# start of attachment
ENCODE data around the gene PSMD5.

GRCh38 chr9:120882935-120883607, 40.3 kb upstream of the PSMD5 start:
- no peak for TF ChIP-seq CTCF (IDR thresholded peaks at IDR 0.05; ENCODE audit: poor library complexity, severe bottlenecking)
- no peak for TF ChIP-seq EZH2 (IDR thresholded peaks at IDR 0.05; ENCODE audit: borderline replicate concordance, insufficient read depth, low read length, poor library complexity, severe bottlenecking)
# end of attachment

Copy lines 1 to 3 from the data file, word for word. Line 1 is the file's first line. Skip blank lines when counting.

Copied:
ENCODE data around the gene PSMD5.

GRCh38 chr9:120882935-120883607, 40.3 kb upstream of the PSMD5 start:
- no peak for TF ChIP-seq CTCF (IDR thresholded peaks at IDR 0.05; ENCODE audit: poor library complexity, severe bottlenecking)